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Wed Apr 16 07:24:08 SAST 2014

Japan's women footballers get cheaper seats than men

Sapa-AFP | 17 July, 2012 10:190 Comments
Japan v Australia - International Friendly
Homare Sawa (2nd R) of Japan celebrates her goal against Australia with her team-mates during the international friendly at the National Stadium on July 11, 2012 in Tokyo, Japan
Image by: Kiyoshi Ota / Getty Images

Japan’s world champion women footballers have kicked up a fuss after being left in economy class while their male colleagues lived it up in business on a flight to Europe for the Olympics.

The gold medal hopefuls of Nadeshiko Japan flew in premium economy on the Paris-bound Japan Airlines flight while the nation’s under-23 men’s team — medal outsiders — sat up front on the same plane.

“I guess it should have been the other way around,” World Cup heroine Homare Sawa, 33, told Japanese media after arriving in the French capital on Monday.

“Even just in terms of age, we are senior,” she said, with a smile.

Sawa, the 2011 FIFA Women’s World Player of the Year, will be the oldest Japanese footballer in London.

The men’s Olympic football competition is played out among under-23 teams with each of them allowed to have three over-aged players. There is no age restriction on the women, but few teams comprise only professionals.

Sawa, who will be taking part in her fourth and possibly final Olympics, said a solid performance in London might boost the chances of an upgrade on the way home.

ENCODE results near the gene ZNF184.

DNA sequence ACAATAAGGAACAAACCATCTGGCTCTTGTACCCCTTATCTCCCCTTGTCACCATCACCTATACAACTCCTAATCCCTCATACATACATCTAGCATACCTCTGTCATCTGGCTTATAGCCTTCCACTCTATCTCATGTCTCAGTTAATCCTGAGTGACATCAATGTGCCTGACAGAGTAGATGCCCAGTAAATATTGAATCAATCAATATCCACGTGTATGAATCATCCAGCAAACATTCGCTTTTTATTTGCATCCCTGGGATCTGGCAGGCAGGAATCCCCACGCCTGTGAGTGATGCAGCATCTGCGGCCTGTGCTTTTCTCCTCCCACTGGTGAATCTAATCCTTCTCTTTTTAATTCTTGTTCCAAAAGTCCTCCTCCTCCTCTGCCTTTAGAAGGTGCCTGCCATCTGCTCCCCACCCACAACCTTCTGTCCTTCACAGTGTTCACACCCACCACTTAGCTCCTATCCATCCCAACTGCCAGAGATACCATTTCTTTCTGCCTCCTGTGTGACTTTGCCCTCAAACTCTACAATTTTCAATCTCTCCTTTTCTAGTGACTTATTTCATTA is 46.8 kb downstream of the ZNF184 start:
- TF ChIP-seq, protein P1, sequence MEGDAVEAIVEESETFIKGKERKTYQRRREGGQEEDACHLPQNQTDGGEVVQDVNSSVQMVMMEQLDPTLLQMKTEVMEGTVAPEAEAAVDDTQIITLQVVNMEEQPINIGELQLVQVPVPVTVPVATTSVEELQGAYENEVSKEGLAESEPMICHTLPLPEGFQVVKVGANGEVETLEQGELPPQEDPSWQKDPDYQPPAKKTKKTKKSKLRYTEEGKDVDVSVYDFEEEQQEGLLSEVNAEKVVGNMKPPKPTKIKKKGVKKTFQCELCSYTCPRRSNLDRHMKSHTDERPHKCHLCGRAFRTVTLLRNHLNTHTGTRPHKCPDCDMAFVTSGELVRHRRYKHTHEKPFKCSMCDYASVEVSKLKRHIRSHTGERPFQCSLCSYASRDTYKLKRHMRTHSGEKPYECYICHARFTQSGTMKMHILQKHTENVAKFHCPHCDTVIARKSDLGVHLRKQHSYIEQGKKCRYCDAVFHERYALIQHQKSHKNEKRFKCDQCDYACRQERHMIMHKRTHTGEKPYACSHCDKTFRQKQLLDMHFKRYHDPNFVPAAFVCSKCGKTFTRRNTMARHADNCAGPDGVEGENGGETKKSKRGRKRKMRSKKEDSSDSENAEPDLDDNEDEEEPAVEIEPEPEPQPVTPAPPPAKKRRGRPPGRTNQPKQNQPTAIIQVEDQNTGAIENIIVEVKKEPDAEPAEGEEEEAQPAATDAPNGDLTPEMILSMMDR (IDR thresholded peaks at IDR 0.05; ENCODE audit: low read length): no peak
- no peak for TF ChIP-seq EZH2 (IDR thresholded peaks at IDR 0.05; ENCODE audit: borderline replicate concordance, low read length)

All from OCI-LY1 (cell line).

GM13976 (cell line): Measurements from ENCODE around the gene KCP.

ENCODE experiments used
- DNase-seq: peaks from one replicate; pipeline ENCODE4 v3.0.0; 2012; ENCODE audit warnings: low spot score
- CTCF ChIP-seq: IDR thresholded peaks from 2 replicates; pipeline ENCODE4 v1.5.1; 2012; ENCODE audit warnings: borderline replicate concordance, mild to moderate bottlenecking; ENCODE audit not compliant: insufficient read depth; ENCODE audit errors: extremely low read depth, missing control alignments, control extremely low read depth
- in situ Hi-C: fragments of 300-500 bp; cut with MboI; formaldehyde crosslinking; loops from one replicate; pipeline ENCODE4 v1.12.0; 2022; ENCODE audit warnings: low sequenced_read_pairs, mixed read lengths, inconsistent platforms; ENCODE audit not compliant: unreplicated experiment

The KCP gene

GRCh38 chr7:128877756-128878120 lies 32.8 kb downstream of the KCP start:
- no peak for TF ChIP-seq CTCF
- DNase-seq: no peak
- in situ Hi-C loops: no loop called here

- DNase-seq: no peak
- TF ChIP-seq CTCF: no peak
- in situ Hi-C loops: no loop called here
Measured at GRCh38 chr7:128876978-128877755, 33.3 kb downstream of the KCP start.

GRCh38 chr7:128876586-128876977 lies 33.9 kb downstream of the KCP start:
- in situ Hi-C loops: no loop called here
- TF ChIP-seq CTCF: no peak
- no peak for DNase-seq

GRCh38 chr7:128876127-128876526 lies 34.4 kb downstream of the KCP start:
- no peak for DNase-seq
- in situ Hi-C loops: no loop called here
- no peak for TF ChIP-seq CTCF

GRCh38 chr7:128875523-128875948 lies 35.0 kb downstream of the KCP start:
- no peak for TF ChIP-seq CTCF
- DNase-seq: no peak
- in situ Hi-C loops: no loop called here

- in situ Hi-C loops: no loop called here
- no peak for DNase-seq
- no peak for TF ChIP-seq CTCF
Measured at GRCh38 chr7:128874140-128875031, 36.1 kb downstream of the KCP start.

“When we won the World Cup, our seats were changed to business class for our return flight,” she said. “I hope we can produce a good result again and be treated the same way.” 

The Japanese Olympic Committee allotted economy class seats to London-bound Japanese Olympians, except for physically large athletes in judo and other sports.

Star athletes often upgrade their tickets with the help of their sponsors.

The Japan Football Association has helped change the tickets for men to business class since the 1996 Atlanta Olympics in consideration of their full professional status.

For the London Games, the association upgraded the women’s tickets one notch to “premium” economy class in recognition of their status as potential medallists.

Nadeshiko — named after a pink flower that symbolises femininity and grace in Japan — will open their campaign against Canada on July 25, in a group that also includes Sweden and South Africa.

The United States, who lost to Japan in the World Cup final, will play France on the same day before taking on Colombia and South Korea in their bid for a third straight Olympic title.

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